COVID-19 (Coronavirus)
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Discoveries

DIY Pandemic Supply

When the COVID-19 pandemic threatened Cedars-Sinai’s access to critical supplies, the Accelerator quickly improvised a solution: Do it ourselves.

When the COVID-19 pandemic threatened Cedars-Sinai’s access to critical supplies, the Cedars-Sinai Accelerator quickly improvised a solution: Do it ourselves. Leaders from the technology incubator mobilized staff and supplies from across the medical center to manufacture protective gear and hand sanitizer, in case of a supply chain shortage.

MACGYVERING PPE

While non-emergency physician appointments were postponed, medical assistants from the Cedars-Sinai Spine Center pivoted to production efforts, assembling more than 1,000 face shields from laminator plastic, foam and stretchy bandages from Blood Donor Services. They crafted 300 powered, air-purifying respirator shields—protective gear used by clinicians in COVID-19 areas—from donated clear plastic. 

HAND SANITIZER MANUFACTURE

Investigators whose work was postponed during stay-at-home orders volunteered to manufacture hand sanitizer in vacant lab spaces. Veronica Garcia, PhD—a postdoctoral scientist who studies electrophysiology at the Board of Governors Regenerative Medicine Institute—led a team in making 120 liters (about 30 gallons) of hand sanitizer.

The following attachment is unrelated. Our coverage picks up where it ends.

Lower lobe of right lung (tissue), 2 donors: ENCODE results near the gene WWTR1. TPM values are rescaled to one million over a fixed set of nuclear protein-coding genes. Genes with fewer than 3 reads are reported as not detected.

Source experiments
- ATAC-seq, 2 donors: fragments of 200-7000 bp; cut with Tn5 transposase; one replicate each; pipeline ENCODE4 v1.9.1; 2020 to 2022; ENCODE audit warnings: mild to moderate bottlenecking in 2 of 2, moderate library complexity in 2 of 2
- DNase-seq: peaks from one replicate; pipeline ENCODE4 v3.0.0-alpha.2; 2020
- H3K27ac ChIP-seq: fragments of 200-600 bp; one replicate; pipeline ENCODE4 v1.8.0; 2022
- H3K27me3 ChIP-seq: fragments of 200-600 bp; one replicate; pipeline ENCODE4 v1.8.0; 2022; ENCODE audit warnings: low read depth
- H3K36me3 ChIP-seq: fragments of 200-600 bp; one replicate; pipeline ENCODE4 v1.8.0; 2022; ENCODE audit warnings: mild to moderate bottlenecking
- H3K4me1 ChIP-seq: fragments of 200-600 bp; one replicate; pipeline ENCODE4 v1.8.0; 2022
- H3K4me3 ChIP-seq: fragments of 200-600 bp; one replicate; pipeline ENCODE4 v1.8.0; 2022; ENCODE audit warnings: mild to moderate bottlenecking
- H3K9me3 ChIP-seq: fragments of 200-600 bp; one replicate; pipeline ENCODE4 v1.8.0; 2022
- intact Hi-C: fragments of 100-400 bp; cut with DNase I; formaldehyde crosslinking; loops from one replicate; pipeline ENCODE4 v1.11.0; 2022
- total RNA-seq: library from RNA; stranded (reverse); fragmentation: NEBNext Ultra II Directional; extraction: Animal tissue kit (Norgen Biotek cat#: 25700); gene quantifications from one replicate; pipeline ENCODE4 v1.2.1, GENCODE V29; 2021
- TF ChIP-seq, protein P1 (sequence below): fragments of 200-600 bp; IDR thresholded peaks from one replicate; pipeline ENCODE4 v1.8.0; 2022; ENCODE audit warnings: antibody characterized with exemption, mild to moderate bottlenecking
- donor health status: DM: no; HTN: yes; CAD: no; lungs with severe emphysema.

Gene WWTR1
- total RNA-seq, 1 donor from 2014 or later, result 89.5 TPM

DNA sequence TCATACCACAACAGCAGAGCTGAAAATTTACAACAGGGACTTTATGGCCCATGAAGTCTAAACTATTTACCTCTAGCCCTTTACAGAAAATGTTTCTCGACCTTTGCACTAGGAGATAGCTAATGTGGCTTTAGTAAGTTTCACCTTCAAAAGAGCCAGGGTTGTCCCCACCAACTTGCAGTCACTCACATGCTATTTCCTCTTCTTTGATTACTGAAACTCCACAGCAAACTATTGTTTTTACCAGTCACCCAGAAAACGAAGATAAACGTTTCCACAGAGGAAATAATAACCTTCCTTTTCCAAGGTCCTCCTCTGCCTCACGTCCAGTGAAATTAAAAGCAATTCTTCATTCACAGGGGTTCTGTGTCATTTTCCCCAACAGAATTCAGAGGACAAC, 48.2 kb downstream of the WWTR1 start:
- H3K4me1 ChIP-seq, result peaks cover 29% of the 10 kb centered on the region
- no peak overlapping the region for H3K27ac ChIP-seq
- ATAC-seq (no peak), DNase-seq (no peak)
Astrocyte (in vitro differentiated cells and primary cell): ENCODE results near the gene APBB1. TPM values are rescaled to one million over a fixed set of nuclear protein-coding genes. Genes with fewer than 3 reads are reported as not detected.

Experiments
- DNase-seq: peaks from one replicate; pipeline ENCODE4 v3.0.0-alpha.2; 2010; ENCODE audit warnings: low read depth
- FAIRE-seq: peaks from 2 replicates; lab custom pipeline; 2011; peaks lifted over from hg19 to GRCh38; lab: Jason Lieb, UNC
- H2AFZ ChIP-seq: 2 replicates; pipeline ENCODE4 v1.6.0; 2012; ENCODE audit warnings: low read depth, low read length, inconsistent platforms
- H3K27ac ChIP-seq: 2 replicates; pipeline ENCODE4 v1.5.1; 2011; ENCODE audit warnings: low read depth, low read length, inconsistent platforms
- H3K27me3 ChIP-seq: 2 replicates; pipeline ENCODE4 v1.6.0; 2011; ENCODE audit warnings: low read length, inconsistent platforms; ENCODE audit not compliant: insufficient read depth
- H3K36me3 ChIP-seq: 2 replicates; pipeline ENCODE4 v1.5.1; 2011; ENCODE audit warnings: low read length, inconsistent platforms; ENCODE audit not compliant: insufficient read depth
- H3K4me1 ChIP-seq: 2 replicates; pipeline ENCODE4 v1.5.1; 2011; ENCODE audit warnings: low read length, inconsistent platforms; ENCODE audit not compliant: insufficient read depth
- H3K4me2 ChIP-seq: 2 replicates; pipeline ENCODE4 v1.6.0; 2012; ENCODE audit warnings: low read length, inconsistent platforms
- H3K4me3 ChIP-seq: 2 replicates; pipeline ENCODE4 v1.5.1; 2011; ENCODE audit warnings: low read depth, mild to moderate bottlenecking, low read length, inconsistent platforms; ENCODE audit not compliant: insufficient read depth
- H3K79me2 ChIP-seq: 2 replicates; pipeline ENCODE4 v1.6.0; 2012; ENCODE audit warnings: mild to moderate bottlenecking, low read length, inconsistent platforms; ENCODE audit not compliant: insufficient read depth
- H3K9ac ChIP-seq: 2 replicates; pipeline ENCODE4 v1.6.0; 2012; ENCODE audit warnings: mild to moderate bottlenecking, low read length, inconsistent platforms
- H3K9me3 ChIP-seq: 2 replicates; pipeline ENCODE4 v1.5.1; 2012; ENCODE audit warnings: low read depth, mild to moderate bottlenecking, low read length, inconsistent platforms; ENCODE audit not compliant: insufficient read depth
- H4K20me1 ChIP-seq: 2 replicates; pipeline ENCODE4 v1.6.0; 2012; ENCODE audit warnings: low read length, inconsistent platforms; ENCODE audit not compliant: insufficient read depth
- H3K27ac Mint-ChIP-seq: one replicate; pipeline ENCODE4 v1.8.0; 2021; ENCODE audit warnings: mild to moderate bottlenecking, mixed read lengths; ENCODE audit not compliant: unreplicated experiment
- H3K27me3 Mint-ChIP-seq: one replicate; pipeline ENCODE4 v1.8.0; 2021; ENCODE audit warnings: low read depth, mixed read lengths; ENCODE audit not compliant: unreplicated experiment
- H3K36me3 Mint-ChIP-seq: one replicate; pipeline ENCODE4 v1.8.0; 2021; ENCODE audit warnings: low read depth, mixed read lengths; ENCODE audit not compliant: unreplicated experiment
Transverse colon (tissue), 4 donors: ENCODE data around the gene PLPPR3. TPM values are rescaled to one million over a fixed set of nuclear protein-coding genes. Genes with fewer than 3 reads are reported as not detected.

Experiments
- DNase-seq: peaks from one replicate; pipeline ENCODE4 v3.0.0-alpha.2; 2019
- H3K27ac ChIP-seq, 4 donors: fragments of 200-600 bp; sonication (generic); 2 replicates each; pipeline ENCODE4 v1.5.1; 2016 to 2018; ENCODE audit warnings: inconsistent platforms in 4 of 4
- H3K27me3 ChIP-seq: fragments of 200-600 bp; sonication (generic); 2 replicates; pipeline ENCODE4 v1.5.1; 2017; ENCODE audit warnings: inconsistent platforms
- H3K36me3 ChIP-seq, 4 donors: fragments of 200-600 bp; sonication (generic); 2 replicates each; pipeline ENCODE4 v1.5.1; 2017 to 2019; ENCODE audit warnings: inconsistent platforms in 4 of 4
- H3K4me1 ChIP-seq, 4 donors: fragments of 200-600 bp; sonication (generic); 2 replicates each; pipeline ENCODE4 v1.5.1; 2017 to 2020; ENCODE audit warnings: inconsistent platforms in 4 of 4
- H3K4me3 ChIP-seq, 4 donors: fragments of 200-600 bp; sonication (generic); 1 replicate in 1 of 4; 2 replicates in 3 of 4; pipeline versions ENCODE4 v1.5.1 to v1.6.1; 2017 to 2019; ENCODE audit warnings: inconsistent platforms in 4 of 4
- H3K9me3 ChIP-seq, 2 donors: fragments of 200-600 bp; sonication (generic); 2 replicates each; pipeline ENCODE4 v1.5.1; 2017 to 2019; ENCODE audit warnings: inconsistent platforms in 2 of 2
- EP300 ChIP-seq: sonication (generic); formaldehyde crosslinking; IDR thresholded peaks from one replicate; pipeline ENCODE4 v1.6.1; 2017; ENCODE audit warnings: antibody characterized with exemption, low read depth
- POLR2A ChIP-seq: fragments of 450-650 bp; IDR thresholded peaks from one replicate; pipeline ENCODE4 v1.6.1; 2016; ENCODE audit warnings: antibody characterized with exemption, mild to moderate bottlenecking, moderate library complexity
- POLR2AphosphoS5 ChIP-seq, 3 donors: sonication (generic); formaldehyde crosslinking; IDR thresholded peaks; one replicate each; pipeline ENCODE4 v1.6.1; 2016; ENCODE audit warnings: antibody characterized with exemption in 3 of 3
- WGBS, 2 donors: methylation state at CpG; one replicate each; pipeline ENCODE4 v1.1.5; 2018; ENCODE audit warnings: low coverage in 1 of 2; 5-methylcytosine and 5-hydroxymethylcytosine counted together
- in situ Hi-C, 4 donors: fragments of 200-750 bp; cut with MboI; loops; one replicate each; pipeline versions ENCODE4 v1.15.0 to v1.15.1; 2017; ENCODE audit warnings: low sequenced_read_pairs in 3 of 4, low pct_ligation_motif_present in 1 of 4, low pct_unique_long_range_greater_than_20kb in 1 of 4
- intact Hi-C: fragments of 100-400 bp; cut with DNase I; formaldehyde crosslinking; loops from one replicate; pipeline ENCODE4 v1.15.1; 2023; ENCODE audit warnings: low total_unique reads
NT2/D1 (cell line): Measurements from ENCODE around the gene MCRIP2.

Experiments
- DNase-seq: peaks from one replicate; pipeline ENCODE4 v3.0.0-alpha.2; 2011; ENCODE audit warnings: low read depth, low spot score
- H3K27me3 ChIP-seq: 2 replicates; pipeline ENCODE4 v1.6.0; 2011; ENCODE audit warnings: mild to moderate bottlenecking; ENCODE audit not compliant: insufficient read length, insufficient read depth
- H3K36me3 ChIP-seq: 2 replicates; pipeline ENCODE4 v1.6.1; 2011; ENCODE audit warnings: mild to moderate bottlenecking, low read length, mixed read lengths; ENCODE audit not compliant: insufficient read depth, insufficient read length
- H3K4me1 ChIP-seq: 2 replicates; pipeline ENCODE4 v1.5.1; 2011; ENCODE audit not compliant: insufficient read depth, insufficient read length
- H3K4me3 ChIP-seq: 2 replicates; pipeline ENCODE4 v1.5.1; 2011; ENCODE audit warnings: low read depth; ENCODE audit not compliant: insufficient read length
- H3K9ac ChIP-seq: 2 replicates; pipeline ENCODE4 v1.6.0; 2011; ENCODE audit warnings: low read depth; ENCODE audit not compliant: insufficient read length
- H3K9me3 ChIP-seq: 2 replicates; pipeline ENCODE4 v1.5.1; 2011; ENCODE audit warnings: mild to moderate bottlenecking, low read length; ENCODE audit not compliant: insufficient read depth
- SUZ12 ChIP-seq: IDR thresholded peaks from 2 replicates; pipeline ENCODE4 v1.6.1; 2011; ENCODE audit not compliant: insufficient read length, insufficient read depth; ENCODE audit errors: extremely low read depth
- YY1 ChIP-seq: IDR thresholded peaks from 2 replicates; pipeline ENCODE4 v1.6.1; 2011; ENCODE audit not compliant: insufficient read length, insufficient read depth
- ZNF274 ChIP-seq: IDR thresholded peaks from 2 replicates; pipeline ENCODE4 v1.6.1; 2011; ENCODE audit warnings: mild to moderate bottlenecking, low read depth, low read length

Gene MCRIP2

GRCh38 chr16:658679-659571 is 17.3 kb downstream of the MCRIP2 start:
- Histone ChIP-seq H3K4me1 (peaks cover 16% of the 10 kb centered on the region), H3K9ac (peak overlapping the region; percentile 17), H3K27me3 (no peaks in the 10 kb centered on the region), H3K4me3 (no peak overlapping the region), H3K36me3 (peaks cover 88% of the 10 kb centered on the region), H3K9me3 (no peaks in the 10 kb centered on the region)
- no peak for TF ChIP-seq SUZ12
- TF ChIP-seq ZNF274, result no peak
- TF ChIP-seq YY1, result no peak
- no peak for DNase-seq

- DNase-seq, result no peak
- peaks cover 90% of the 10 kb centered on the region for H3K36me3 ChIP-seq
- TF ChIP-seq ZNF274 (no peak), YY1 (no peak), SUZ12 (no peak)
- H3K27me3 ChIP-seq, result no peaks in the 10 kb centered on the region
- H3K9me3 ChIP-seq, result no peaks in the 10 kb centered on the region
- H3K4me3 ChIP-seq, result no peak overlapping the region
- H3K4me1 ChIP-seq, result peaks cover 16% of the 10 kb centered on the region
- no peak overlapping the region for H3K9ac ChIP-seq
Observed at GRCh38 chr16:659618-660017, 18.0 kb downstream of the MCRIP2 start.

Garcia, as well as colleagues at the Cedars-Sinai Biomanufacturing Center, followed a “recipe” in an 11-page Food and Drug Administration guideline document. They tracked down excess sources of ethanol and isopropyl alcohol typically used to disinfect lab equipment. They measured and mixed two solutions—either ethanol or alcohol with glycerin, hydrogen peroxide and water—using a bioreactor, a 5-liter glass mixing machine ordinarily used to grow cells. 

With each batch, they carefully tested and revised the formulation to ensure safe and effective concentration of alcohol—enough to kill pathogens but not irritate skin. 

“We’re not chemists and we don’t make solutions like this normally, but we’re all meticulous, with strong attention to detail and good hands,” Garcia says. “It’s been different learning to follow such detailed protocol—this is next-level detail. But I appreciate it and want nothing less for patients and staff relying on good, efficient product.”